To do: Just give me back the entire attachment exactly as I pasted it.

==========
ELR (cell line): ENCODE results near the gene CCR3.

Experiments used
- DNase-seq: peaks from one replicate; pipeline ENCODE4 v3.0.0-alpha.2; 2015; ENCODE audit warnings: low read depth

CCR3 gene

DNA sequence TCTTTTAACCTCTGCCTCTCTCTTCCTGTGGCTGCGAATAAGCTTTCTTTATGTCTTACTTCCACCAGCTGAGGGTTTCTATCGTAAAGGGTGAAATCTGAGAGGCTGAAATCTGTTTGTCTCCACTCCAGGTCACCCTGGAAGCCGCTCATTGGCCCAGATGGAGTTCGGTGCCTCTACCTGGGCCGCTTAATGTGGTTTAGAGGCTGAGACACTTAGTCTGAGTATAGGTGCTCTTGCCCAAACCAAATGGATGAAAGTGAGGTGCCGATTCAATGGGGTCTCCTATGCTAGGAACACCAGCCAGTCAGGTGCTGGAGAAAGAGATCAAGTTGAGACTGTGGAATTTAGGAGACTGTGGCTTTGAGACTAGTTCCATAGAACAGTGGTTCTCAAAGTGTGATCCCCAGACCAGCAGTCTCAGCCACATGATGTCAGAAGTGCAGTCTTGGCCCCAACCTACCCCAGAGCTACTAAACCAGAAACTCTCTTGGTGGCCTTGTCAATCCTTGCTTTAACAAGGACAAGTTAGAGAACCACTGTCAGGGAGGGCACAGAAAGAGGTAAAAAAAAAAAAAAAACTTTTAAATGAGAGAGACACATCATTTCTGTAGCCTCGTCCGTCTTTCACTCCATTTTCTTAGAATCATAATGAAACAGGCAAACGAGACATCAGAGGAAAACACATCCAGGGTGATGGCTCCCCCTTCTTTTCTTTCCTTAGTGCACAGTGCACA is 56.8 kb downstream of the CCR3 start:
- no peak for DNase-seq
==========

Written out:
ELR (cell line): ENCODE results near the gene CCR3.

Experiments used
- DNase-seq: peaks from one replicate; pipeline ENCODE4 v3.0.0-alpha.2; 2015; ENCODE audit warnings: low read depth

CCR3 gene

DNA sequence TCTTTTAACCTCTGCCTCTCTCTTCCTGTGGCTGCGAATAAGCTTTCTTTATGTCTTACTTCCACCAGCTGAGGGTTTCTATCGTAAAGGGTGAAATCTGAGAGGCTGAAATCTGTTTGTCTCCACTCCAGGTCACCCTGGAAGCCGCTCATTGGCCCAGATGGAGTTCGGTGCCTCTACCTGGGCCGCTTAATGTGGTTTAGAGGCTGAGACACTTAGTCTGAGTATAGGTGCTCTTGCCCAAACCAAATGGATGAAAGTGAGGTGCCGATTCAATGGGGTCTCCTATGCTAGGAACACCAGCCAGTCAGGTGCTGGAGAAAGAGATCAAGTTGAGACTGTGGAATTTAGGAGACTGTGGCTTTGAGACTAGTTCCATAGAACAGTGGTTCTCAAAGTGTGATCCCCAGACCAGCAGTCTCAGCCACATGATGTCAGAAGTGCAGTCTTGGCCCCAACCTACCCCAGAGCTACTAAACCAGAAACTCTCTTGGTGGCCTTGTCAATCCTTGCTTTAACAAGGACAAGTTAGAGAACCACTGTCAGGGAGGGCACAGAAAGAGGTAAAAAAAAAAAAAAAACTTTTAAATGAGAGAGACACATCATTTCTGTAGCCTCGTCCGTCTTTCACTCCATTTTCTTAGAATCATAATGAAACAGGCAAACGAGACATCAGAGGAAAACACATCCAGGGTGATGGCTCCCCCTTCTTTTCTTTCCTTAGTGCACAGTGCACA is 56.8 kb downstream of the CCR3 start:
- no peak for DNase-seq